Recently, I had a chat with another member of the Linux media about what Linux really needs to do in order to finally reach the masses. It was a long discussion that meandered in and out of various topics. But ultimately one topic won out over all others as being the be-all, end-all means for Linux to gain large-scale support in both the end user and enterprise crowds.
The conclusion? The desktop. Why the desktop? Linux has already conquered the server market. All it needs to do for that portion of its audience is to continue to scale upwards and keep creating incredible, usable servers. What Linux has failed to do yet is to show the world exactly what a desktop can do for the user.
You might have noticed lately that I have been preaching a lot about the desktop. In some circles I have made it my primary (and often only) focus. Recently I read an article on Infoworld where a writer was challened to take the age-old Linux challenge. Near the very beginning of the article, the writer spouts off saying, "Give me a break! Desktop Linux is nowhere." That same author informs the reader that it had been nearly a decade since he had fired up a Linux distro.
This is a writer for a tech-based news source. Nearly. A. Decade. Yet before he took this test (and admitted how long it had been since he had seen Linux), he spouted off that "desktop Linux is nowhere." That, my friends, is a problem. Why? Because desktop Linux is far from nowhere.
I realize that a vast majority of my readers are IT pros who could care less about how cool the desktop is. That cross section of users wants their desktop to simply work. I get that. But the average user is not so concerned with how efficiently their desktop works or how much bloatware their operating system has (nudge nudge, wink wink Jaqui). The average user likes eye candy. And if the average user can be wooed by Microsoft Vista, imagine how Compiz (or Elive Compize) would affect that same user.
A 3D desktop? Wow!
It would be very difficult to argue the point that Linux has made leaps and bounds in the desktop area. Think about where it was 10 years ago (you know, the last time that Infoworld writer fired up Linux) to where it is now. Put FVWM up against KDE 4 or GNOME with Compiz and see how it fares. You can look at font rendering alone and see how far the Linux desktop has come.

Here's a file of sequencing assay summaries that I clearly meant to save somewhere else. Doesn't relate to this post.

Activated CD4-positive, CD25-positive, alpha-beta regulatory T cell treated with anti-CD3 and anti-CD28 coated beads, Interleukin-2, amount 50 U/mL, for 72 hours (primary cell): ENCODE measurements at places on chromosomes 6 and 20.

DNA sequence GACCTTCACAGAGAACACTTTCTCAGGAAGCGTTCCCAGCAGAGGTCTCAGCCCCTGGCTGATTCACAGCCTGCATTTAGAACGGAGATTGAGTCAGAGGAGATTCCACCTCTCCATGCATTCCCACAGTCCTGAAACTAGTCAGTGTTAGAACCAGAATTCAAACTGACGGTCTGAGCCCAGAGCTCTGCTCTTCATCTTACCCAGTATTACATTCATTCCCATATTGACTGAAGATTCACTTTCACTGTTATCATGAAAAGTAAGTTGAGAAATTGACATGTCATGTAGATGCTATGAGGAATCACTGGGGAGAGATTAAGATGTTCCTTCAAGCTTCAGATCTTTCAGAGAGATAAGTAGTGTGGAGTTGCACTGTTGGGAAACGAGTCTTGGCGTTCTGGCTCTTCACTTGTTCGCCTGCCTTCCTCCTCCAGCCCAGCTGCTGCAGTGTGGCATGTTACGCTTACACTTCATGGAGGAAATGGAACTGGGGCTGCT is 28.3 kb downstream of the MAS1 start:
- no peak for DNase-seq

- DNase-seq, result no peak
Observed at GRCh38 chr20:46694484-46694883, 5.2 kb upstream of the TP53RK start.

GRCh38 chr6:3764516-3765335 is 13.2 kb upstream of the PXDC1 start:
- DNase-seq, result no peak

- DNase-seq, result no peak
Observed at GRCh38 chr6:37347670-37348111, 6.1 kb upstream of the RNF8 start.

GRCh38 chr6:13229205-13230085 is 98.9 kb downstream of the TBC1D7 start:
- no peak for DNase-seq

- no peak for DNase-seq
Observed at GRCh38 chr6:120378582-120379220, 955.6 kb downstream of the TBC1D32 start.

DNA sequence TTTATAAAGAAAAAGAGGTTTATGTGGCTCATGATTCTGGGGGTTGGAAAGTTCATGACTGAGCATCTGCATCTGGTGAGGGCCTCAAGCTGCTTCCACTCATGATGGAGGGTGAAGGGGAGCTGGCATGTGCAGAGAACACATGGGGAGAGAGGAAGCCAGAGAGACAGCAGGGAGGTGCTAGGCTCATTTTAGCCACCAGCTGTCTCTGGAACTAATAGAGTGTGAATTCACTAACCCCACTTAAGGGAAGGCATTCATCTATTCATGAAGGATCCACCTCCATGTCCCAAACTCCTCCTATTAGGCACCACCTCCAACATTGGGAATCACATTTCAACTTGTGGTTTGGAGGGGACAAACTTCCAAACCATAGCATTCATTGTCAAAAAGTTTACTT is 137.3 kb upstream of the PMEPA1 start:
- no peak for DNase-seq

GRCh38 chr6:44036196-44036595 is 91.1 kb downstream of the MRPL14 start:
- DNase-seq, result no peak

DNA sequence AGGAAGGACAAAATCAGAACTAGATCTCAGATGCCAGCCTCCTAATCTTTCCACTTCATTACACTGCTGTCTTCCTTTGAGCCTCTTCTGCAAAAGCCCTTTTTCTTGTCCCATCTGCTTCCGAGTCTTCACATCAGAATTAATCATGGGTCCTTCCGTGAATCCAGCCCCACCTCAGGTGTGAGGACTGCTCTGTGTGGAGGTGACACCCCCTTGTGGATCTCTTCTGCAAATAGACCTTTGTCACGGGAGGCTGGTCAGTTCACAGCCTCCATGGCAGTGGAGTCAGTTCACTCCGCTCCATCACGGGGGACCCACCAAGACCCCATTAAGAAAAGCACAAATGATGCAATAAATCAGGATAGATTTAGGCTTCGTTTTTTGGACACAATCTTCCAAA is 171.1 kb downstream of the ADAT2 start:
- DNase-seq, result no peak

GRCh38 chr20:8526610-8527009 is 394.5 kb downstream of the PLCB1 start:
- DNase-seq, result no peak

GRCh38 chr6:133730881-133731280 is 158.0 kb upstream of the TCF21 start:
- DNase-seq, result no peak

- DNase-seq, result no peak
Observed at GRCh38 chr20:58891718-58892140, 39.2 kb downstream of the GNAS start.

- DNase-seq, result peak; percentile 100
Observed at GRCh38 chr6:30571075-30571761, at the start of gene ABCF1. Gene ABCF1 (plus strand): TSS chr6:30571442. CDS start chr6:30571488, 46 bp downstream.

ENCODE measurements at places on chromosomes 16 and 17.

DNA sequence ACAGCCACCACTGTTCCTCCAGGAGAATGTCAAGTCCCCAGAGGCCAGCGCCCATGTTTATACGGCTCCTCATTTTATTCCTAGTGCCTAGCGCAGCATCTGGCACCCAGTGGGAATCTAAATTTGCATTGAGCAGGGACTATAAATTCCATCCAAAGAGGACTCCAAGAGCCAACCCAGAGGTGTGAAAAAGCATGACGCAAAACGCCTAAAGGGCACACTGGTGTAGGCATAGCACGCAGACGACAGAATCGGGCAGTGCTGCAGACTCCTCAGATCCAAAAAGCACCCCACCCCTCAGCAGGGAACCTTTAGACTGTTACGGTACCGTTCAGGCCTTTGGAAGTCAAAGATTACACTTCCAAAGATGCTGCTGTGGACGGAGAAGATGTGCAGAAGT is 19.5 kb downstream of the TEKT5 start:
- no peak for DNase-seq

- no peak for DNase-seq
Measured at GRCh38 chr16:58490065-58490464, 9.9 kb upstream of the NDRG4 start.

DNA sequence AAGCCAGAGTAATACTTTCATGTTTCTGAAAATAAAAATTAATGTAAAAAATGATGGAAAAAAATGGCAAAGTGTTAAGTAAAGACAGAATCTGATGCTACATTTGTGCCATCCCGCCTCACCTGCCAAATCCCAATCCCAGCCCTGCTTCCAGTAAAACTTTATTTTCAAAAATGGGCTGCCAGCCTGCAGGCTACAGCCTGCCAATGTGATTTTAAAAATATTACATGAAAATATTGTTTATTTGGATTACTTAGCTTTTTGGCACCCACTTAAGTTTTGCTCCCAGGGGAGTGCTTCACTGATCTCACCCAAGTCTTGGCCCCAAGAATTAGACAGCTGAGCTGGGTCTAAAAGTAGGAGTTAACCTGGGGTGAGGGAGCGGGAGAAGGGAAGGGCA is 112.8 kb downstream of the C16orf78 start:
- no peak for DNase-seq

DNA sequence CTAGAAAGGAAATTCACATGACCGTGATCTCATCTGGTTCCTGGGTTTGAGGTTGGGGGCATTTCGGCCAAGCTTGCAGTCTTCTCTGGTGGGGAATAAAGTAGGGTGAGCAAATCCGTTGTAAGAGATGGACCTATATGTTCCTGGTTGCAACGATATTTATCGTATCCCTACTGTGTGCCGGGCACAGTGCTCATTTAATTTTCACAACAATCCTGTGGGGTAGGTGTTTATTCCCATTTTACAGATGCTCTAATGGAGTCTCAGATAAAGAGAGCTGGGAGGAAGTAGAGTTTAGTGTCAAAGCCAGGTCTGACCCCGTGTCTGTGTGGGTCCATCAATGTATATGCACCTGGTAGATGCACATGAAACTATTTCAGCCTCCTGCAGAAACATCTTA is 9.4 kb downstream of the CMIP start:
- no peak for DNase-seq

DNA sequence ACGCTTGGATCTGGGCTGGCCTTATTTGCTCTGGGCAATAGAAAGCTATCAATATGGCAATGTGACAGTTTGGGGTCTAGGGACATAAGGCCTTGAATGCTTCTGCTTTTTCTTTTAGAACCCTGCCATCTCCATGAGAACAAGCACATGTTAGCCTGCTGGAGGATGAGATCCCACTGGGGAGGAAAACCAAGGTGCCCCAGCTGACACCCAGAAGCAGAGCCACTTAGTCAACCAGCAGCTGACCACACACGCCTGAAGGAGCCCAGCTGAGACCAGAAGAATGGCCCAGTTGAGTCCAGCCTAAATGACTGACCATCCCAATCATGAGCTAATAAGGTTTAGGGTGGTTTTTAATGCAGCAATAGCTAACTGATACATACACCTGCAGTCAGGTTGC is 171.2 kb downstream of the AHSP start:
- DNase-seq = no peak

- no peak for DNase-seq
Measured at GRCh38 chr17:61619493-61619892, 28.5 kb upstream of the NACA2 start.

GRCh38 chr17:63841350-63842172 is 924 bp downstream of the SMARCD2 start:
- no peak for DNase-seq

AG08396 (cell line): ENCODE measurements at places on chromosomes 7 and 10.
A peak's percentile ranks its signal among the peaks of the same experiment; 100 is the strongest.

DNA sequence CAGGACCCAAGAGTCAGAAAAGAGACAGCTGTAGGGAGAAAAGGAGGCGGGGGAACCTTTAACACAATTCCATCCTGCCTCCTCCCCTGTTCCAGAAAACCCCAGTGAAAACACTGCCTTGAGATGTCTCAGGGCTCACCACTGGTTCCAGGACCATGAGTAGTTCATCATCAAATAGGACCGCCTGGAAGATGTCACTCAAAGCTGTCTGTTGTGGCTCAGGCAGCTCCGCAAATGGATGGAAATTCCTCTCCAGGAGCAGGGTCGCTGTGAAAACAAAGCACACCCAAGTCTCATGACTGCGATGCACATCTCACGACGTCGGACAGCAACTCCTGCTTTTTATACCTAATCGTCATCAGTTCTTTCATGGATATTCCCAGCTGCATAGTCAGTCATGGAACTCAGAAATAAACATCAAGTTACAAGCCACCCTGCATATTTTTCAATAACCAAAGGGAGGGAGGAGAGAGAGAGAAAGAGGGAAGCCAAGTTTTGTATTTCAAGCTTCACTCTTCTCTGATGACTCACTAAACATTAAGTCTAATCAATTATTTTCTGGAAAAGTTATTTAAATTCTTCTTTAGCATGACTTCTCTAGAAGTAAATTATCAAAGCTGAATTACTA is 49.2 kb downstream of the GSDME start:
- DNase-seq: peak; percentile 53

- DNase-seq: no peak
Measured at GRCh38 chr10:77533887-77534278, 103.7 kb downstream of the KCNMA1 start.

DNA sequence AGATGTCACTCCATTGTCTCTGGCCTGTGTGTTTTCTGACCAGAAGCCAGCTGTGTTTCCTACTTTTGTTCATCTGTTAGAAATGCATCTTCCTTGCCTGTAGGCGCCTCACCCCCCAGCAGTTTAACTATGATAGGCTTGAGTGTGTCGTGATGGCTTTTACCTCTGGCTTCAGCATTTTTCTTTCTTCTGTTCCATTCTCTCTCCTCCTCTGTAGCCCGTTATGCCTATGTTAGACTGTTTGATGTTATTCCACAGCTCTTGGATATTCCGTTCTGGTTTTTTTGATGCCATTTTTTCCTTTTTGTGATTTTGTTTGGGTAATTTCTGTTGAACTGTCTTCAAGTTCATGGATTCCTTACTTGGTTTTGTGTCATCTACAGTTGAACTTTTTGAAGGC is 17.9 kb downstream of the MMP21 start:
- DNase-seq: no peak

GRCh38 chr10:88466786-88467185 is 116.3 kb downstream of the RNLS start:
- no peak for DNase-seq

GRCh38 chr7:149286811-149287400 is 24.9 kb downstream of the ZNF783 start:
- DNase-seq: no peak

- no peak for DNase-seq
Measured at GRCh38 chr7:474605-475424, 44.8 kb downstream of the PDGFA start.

And this is how Linux can finally rise above Microsoft. The desktop. But how can it be put into action? There was a slight window of opportunity missed when WalMart was selling the gOS-based desktop machines. The problem was the fact that they used gOS as the distribution/desktop. Don't get me wrong, I am fond of gOS, but that doesn't mean it was the right distribution for the task. Instead what should have been used was a desktop that, out of the box, looked and behaved similarly to whatever version of Windows was couture at the time. With a bonus. Now this bonus would have raised the price of the machine just a bit. But add to that desktop (either KDE or GNOME) Compiz and you give the user something familiar with an added twist and you'll have users oohing and ahing at what their new Windows-like desktop can do.
I've grown rather tired of hearing those self-same pundits who haven't touched a modern Linux desktop since, what, GNOME 1.x, say that Linux isn't ready for the mainstream. Linux is ready for the main stream and the main stream is ready for Linux - it's only a matter of getting the two of them together in the right way.
Now, how do we do it? I'm sure everyone here has a suggestion or two. So put fingers to keys and help the Linux community to figure out how to get the Linux desktop in front of the end users.
Jack Wallen is an award-winning writer for TechRepublic and Linux.com. He’s an avid promoter of open source and the voice of The Android Expert. For more news about Jack Wallen, visit his website getjackd.net.